Which Joe gave his name to ‘sloppy joes’? We look at five interesting sandwiches and their lexical origins.
1A small circle whose center moves around the circumference of a larger one.
- ‘Other threads appeared out of nowhere, forming, with epicycles and Celtic knotting, a mesh bag that pulled him irresistibly toward the bleak globe that was the Inquisitor.’
- ‘The historically older concept of epicycles (small cycles on a bigger cycle) has not found use in the geological literature.’
- ‘Waves come in like epicycles rippling through the larger cycles of tides, and the moon's revolution around the Earth, and the Earth's revolution around the sun.’
- 1.1historical An epicycle used to describe planetary orbits in the Ptolemaic system.
- ‘In the epicycle theory the Earth is in the centre of a circle which has smaller circles rotating round its circumference.’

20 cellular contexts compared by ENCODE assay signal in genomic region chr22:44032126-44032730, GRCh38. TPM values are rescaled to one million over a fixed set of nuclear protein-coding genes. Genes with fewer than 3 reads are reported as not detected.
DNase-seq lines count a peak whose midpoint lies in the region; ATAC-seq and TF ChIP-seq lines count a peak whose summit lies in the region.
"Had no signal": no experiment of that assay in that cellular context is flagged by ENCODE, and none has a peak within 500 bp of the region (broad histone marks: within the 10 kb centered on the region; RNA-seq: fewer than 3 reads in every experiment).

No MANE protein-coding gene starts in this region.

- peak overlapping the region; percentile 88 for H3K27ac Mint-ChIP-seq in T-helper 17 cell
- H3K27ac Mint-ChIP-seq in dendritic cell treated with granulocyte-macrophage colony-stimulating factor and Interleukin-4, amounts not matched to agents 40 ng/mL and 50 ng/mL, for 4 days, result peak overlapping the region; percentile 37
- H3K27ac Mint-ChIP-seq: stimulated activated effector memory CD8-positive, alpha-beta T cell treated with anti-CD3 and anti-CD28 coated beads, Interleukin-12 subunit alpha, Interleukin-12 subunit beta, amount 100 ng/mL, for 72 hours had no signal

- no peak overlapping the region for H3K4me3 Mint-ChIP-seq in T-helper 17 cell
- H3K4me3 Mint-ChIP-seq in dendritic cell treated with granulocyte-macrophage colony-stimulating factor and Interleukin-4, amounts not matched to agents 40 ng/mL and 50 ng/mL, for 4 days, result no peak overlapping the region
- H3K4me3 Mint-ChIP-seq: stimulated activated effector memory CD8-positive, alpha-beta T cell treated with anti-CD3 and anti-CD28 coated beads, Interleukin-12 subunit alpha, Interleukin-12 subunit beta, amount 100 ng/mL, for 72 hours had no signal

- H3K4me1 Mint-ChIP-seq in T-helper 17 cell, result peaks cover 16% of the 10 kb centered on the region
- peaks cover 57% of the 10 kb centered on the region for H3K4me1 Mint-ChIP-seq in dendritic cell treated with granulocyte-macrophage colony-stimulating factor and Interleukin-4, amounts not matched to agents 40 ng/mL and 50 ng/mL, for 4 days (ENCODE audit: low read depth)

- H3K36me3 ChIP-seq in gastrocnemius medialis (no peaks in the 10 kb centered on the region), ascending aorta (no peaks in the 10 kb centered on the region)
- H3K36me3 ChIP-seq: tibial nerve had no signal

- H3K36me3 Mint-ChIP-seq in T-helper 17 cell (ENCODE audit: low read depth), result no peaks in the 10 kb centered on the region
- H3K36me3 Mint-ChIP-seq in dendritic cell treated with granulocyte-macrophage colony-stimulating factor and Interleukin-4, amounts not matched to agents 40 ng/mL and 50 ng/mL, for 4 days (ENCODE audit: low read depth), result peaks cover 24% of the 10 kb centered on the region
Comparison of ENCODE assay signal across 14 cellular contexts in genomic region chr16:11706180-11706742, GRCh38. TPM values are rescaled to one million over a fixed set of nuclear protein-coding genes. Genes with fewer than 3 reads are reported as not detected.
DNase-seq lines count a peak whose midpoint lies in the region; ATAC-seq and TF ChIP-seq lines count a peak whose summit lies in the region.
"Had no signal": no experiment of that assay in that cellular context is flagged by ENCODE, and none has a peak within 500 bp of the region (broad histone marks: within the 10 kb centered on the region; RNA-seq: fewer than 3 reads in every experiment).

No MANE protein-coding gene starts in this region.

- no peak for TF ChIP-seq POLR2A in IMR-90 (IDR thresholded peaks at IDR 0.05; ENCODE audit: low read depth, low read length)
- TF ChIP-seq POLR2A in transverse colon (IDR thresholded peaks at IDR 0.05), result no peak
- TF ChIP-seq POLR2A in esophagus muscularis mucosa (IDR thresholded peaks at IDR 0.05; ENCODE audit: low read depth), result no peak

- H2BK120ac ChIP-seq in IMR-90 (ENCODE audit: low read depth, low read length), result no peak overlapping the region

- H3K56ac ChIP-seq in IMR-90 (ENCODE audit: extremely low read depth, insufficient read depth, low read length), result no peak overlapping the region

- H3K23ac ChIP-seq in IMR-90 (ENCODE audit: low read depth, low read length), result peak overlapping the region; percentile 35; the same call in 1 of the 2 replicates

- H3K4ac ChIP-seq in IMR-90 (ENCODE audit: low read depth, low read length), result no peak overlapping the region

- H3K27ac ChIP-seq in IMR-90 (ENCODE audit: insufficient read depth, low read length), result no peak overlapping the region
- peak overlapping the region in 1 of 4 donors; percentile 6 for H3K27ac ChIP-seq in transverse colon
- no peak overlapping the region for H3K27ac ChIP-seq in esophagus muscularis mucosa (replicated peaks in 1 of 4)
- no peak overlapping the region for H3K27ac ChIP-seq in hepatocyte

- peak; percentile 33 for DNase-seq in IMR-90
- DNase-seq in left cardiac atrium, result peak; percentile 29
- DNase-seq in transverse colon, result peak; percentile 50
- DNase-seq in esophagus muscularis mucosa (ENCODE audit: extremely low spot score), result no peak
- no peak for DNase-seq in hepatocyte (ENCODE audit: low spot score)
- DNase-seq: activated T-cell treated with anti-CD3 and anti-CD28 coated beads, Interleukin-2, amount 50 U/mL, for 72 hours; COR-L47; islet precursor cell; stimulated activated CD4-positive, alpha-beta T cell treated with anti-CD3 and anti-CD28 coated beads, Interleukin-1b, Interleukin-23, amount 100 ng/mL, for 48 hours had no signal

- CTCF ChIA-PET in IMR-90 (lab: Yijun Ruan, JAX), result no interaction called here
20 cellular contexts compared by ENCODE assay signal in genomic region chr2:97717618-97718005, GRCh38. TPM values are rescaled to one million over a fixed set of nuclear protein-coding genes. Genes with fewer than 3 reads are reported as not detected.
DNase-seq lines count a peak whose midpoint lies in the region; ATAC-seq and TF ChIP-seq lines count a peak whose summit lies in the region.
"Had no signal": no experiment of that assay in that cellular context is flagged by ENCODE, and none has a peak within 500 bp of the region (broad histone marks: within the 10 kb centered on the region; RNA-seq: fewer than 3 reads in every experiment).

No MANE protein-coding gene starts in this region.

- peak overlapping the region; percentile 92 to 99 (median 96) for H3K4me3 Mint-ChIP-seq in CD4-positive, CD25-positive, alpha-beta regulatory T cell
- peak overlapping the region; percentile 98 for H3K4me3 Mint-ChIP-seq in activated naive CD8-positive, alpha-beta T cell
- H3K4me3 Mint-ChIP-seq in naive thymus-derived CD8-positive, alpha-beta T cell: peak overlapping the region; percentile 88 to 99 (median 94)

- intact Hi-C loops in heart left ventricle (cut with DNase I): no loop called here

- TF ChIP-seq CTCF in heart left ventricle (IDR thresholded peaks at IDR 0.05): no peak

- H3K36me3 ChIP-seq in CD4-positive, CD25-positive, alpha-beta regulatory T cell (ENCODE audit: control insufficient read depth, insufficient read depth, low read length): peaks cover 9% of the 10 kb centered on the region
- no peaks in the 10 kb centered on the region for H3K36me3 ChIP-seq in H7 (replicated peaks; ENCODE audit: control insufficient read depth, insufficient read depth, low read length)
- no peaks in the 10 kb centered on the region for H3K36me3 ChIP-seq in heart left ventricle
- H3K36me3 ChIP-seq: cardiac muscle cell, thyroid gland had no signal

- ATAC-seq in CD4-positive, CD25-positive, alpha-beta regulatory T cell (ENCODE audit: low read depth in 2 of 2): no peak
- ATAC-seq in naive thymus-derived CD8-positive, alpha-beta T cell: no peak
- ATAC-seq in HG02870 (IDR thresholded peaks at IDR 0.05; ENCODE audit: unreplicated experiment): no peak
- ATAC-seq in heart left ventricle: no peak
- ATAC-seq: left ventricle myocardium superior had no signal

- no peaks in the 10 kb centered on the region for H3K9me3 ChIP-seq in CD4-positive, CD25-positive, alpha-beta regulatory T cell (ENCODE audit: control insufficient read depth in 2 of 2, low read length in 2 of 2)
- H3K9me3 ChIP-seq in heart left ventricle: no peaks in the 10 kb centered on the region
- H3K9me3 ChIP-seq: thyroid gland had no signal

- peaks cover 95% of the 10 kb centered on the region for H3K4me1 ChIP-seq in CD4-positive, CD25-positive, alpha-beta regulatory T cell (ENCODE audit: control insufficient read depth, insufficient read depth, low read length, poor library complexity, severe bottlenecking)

- ‘A planet moves uniformly on a circle called an epicycle, and the epicycle in turn moves uniformly on a circle called the deferent.’
- ‘This is not strictly true since the theory of epicycles certainly predates Apollonius.’
- ‘Although orbits were discussed by the Greeks they were attempting to derive orbits for the planets round the Earth so are of little interest to us in this article although the method of epicycles is an early application of Fourier series.’
- ‘For example, each planet was said to move in its own small curve called an epicycle, while all the epicycles moved around the earth in larger circles called deferents.’
Late Middle English: from Old French, or via late Latin from Greek epikuklos, from epi ‘upon’ + kuklos ‘circle’.
We take a look at several popular, though confusing, punctuation marks.
From Afghanistan to Zimbabwe, discover surprising and intriguing language facts from around the globe.
The definitions of ‘buddy’ and ‘bro’ in the OED have recently been revised. We explore their history and increase in popularity.